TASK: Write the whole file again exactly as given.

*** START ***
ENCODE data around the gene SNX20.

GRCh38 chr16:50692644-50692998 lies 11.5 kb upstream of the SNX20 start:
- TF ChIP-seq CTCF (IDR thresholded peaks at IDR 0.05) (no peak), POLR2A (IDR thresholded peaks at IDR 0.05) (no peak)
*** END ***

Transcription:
ENCODE data around the gene SNX20.

GRCh38 chr16:50692644-50692998 lies 11.5 kb upstream of the SNX20 start:
- TF ChIP-seq CTCF (IDR thresholded peaks at IDR 0.05) (no peak), POLR2A (IDR thresholded peaks at IDR 0.05) (no peak)